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  #16 (permalink)  
Old 12-17-2007, 10:27 AM
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BS Meter

Nice Meter where'd you find that at?? Good One. LOL!
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  #17 (permalink)  
Old 12-17-2007, 10:28 AM
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Quote:
Originally Posted by dawg
easily get 75 to 100 hp gain depending on heads.
possibly more
and the torque will move up aswell with a longer rod.


Man thats some funny stuff right there... GM spent a big pile of money testing all the nascar engine with rods starting at 5.6" through 6.2" and never found more then 1% difference....And your getting 75hp...

Again post me your dyno sheets showing the A-B-A testing.


Keith
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  #18 (permalink)  
Old 12-17-2007, 10:43 AM
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Quote:
Originally Posted by dawg
easily get 75 to 100 hp gain depending on heads.
possibly more
and the torque will move up aswell with a longer rod.

Are those Special Matched Rods like the tires from the Days Of Thunder Movie??
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  #19 (permalink)  
Old 12-17-2007, 10:57 AM
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Quote:
Originally Posted by SSedan64
Are those Special Matched Rods like the tires from the Days Of Thunder Movie??

They come form the same catalog that sells the 40 hp rocker arms....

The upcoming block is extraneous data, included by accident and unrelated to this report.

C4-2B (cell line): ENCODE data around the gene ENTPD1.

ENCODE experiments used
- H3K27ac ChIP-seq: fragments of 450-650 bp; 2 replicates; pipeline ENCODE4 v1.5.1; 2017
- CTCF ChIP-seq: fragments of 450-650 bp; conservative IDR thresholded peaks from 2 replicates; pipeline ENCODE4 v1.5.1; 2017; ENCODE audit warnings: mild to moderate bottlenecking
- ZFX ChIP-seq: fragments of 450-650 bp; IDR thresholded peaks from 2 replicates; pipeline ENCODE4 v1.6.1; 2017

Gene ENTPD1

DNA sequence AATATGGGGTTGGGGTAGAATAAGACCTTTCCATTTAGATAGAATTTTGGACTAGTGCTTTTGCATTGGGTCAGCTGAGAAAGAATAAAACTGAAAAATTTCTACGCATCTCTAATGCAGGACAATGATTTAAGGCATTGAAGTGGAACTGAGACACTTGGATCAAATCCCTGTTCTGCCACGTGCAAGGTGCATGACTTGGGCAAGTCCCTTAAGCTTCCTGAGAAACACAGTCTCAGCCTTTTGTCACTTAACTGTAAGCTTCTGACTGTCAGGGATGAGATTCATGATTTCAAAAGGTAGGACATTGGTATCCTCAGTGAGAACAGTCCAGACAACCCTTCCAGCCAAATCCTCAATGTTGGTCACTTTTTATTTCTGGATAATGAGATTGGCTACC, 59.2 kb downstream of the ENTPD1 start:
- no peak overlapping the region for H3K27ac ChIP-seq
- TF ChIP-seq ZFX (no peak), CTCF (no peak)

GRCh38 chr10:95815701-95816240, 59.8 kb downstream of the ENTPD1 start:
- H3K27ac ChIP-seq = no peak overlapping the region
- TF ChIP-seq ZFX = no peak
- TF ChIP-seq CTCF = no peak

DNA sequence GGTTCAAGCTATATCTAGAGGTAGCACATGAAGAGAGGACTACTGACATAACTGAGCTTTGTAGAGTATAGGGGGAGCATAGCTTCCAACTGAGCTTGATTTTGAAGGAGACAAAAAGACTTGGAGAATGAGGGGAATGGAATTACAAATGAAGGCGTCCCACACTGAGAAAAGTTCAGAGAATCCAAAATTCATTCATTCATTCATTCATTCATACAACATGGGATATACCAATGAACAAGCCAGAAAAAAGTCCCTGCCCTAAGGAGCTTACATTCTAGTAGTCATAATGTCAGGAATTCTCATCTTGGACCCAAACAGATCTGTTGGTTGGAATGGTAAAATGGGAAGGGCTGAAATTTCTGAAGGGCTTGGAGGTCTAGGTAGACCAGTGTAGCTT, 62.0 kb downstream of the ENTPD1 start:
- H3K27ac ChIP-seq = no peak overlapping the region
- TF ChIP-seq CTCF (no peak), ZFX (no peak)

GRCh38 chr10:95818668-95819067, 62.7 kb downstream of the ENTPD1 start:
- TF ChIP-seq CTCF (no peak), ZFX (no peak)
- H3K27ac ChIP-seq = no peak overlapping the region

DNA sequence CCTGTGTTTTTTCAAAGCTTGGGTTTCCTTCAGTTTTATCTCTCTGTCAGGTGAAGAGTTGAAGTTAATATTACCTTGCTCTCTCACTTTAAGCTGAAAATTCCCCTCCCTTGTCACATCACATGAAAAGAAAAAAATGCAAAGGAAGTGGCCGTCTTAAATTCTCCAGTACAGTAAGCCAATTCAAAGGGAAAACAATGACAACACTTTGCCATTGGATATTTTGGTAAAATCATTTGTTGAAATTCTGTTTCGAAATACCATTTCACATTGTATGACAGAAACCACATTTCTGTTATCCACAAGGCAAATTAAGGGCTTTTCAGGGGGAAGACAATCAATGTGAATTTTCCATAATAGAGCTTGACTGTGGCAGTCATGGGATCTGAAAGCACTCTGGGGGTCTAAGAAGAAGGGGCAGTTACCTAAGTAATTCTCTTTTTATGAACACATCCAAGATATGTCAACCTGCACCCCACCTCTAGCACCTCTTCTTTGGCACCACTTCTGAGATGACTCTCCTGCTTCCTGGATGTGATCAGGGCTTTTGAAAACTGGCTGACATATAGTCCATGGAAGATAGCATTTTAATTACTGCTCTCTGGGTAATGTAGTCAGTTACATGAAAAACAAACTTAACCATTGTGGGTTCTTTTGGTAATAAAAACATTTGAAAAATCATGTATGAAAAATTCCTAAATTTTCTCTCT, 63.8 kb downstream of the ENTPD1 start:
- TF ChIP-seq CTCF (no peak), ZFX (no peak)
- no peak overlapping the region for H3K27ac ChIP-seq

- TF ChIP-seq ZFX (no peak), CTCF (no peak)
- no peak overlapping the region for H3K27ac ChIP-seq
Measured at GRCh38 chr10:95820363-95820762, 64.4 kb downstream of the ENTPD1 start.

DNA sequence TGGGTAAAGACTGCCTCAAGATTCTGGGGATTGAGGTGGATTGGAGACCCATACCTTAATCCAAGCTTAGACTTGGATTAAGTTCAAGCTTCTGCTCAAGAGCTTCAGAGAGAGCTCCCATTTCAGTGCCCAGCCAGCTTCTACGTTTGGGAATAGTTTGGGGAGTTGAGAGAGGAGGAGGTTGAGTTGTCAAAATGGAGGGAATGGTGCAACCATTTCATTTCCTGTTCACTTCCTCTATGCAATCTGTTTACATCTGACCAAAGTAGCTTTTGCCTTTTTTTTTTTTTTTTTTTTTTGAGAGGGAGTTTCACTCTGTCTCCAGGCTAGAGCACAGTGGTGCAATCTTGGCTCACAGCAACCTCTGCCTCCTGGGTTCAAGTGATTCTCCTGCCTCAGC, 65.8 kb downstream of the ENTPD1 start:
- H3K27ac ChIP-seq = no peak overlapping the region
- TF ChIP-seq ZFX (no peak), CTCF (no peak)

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  #20 (permalink)  
Old 12-17-2007, 11:40 AM
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Go with the rods you can get the best deal on. As many have already stated rod length really doesn't matter. Find a piston that will give you the compression you want and pick a rod to fit it.

75-100HP from rod length? Come on now!!
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  #21 (permalink)  
Old 12-17-2007, 12:01 PM
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I Said Also Depends On Heads Aswell!
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  #22 (permalink)  
Old 12-17-2007, 12:19 PM
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Quote:
Originally Posted by dawg
I got 6" rods in my 406
the advantage is a heck of alot more HP
disavantage is youll need different pistons
or you could go with 6" rods and a different crank but youll need some clearancing done which really isnt advisable on a 406 due to the block webbing being thin.
one thing to remember longer rods will give you more power.
This is your first reply, no mention of heads here....
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  #23 (permalink)  
Old 12-17-2007, 12:50 PM
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Quote:
Originally Posted by k-star
This is your first reply, no mention of heads here....
His second reply mentioned heads.

I'd think if a connecting rod swap worked that well a heck of a lot more people would be installing longer connecting rods instead of spending $1500+ on blowers.
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  #24 (permalink)  
Old 12-17-2007, 01:03 PM
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Advantages of longer connecting rods